# A “figure-8” EM field created by a dipole antenna

This question pertains to the EM field of a Pulse W5017 dipole antenna. The data sheet of this antenna can be found here (which contains information regarding the radiation patterns).

There are TWO parts to this question. Edited to remove the second part. Let's see if anyone can answer the first part.

The radiation patterns of the antennas are as shown below (from the datasheet):

Can the 3D view of the radiation pattern (combining information from both horizontal and vertical planes) be visualized as below? (Ignore the horizontal antenna in the picture, just the two lobes are relevant; in fact my antenna is positioned vertically).

What happens to this lobe with distance?

The answer will only be accepted (and the bounty awarded) if a good intuition is provided in the three dimensions. I have removed the second part already since it requires more research.

An insight into the following parameters would be a bonus!

Frequency [MHz]: 868 - 928
Nominal Impedance: [Ω] 50
Return Loss (dB): -8
Gain (dBi): 2
Polarization: Omnidirectional

• Is there no alternative to physically measuring the fields? In the case of a simple dipole antenna, the fields produced are shown by the diagrams above. I even included a 3D model to visualize horizontal and vertical radiation pattern in one picture. Even if I do measure fields, and find out that the intensity around it changes with height above the floor, I still need a reason for that. – U. Muneeb Jul 15 '16 at 18:57
• You can waste your time on endless FDTD simulations, if you like, but personally that wouldn't be my choice. Get yourself a suitable calibrated measurement setup (RSSI is not useful to begin with) and do it right if you actually care to know what is happening in reality rather than in the numerics of somebody else's electromagnetic code. The "reason" for the field configuration are Maxwell's equations. I don't know what that "insight" buys you, though? I suspect this is a multiple scattering problem, so the solution will be ugly, either way. Have you done any control experiments? – CuriousOne Jul 15 '16 at 19:02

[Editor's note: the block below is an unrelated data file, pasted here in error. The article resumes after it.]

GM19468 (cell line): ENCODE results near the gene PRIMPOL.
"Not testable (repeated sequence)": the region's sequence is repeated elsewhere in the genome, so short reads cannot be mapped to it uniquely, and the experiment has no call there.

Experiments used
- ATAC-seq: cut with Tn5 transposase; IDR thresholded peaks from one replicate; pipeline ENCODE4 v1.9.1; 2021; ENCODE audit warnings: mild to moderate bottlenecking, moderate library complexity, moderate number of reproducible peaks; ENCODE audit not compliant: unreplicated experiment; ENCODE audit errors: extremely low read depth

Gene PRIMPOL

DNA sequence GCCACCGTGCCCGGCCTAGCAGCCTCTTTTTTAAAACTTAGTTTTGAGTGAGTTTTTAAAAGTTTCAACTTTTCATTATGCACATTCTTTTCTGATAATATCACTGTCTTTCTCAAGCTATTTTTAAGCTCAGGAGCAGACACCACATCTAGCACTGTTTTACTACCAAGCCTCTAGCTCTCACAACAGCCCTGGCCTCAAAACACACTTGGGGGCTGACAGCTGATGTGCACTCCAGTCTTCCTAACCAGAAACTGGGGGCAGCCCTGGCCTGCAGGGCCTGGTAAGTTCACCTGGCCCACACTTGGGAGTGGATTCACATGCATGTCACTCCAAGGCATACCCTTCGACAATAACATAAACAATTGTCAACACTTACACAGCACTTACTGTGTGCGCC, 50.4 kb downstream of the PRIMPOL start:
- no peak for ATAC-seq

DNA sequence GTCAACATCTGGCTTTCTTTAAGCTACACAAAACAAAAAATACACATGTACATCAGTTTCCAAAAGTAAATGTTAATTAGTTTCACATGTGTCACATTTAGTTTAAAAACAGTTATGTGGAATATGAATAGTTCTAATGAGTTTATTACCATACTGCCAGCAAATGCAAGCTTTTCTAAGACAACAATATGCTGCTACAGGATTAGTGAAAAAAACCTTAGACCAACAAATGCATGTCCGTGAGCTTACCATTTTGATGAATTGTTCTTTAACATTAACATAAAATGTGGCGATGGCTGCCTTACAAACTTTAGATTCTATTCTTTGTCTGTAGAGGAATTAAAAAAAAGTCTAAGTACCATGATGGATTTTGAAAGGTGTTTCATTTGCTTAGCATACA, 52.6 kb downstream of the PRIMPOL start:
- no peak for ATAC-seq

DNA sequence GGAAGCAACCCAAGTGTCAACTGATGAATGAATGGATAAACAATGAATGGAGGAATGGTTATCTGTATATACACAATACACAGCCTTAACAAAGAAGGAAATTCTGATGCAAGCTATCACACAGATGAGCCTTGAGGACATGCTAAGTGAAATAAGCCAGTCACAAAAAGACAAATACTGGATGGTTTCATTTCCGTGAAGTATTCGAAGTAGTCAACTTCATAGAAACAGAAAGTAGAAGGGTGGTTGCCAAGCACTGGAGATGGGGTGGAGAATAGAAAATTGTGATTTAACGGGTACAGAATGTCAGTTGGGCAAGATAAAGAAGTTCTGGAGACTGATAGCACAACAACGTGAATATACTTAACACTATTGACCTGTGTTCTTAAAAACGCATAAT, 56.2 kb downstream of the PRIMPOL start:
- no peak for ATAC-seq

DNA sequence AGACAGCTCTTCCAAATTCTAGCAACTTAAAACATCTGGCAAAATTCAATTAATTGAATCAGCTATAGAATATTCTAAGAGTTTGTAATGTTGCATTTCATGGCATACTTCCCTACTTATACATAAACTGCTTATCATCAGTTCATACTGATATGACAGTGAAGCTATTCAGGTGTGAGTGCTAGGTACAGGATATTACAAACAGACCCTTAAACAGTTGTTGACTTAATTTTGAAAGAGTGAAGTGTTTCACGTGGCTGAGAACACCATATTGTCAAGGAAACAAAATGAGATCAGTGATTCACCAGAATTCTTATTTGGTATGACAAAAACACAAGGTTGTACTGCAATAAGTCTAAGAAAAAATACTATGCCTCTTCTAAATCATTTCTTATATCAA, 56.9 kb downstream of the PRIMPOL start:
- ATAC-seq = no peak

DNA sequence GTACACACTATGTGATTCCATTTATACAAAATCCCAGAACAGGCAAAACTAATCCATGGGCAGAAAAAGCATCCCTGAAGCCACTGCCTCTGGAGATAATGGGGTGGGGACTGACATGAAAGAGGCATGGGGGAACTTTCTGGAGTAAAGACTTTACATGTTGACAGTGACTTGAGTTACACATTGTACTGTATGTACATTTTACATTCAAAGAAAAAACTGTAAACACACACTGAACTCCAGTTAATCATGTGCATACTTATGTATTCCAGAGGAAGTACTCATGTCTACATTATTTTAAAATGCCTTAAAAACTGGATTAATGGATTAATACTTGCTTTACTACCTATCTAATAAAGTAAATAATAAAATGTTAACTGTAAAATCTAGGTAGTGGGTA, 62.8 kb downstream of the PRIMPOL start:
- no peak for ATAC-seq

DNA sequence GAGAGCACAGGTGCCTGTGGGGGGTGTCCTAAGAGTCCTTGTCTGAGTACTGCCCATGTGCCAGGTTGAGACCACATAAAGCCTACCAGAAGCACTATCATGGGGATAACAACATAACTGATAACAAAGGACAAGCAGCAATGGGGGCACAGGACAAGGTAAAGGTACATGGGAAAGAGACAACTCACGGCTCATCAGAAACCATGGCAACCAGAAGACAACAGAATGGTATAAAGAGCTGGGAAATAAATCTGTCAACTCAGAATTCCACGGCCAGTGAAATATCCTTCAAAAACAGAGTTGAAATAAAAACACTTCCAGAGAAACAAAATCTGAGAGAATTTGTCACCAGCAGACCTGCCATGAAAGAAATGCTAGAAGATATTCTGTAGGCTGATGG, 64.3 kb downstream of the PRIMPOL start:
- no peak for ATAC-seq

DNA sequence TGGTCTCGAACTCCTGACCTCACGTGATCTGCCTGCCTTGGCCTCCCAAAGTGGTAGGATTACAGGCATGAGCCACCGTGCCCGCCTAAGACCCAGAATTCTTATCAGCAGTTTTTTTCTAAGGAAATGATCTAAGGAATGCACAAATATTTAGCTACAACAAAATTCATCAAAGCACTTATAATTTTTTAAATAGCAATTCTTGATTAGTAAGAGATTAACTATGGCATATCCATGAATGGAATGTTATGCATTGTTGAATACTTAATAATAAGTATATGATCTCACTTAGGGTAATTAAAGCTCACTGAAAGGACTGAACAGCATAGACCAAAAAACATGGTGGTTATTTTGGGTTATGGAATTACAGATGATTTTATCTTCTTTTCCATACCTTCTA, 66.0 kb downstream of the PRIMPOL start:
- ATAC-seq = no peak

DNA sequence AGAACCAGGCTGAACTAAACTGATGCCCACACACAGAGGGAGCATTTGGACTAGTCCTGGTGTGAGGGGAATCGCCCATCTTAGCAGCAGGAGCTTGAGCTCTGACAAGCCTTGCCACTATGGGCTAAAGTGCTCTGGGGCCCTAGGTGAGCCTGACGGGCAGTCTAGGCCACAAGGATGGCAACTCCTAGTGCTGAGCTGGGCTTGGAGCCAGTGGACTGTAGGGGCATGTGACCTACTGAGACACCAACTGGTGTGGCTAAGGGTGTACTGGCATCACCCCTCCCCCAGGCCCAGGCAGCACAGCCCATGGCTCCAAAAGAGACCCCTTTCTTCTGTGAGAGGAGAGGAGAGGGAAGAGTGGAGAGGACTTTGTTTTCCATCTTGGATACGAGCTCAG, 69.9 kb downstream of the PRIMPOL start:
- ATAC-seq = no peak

• Yes. When placed on floor (and no breach), there is no dip like that in the first picture. With breaches, there are dips, at the correct times. When placed on bench, the output is crap. Repeated both of these to confirm. The observation is correct and I described my guess for it being the way so is described above (the intruder cutting a greater section of the EM field). – U. Muneeb Jul 15 '16 at 19:06
• The floor may be behaving like a virtual ground plane depending on its material composition. You may consider using image theory to find the overall radiation pattern when the antenna is placed at uniform distances from the ground, i.e., at $\lambda_0/1,2,4$. You can find the correct polarization for the image fields in any good engineering E&M book such as Balanis' EM book or Balanis' antenna book. The distance of the antenna from the floor will certainly affect the overall radiation pattern. – Captainj2001 Jul 16 '16 at 19:36
• @Captainj2001, that is a good research direction. Let's see if someone has a solid answer to this. – U. Muneeb Jul 18 '16 at 5:11

A dipole antenna with the main axis vertical will transmit power in the horizontal plane, with less and less power as you go further away (inverse square law). If you measure the power as a function of angle $\theta$ to the horizontal, you will get a $\cos^2\theta$ relationship. The 3D pattern can be found on many sites - it is shown on http://www.antenna-theory.com/antennas/dipole.php as